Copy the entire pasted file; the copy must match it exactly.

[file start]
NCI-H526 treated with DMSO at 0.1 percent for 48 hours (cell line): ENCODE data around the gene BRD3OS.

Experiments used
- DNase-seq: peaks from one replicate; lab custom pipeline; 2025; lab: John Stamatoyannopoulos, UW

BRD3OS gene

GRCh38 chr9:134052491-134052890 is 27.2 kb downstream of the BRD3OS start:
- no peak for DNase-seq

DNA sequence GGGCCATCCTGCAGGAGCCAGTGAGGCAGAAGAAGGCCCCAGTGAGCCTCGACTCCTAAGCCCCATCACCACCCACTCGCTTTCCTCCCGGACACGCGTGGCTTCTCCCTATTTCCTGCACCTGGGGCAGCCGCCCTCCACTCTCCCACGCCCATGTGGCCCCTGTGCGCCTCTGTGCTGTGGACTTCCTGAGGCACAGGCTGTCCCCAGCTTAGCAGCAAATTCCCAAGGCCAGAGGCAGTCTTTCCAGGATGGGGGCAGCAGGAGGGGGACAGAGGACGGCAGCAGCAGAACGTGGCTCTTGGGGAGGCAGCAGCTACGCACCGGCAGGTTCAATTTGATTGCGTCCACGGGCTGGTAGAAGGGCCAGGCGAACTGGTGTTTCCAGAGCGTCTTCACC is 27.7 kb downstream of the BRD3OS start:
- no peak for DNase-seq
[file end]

NCI-H526 treated with DMSO at 0.1 percent for 48 hours (cell line): ENCODE data around the gene BRD3OS.

Experiments used
- DNase-seq: peaks from one replicate; lab custom pipeline; 2025; lab: John Stamatoyannopoulos, UW

BRD3OS gene

GRCh38 chr9:134052491-134052890 is 27.2 kb downstream of the BRD3OS start:
- no peak for DNase-seq

DNA sequence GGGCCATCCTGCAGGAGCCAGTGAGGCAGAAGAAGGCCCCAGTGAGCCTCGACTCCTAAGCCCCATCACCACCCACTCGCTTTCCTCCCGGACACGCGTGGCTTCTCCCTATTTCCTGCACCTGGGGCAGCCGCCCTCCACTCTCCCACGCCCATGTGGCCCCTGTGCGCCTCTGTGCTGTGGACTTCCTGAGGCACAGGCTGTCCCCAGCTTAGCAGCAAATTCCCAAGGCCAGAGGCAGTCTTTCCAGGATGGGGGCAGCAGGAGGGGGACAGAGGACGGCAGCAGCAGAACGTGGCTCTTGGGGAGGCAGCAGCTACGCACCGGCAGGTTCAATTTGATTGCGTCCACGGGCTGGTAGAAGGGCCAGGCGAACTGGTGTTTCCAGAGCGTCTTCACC is 27.7 kb downstream of the BRD3OS start:
- no peak for DNase-seq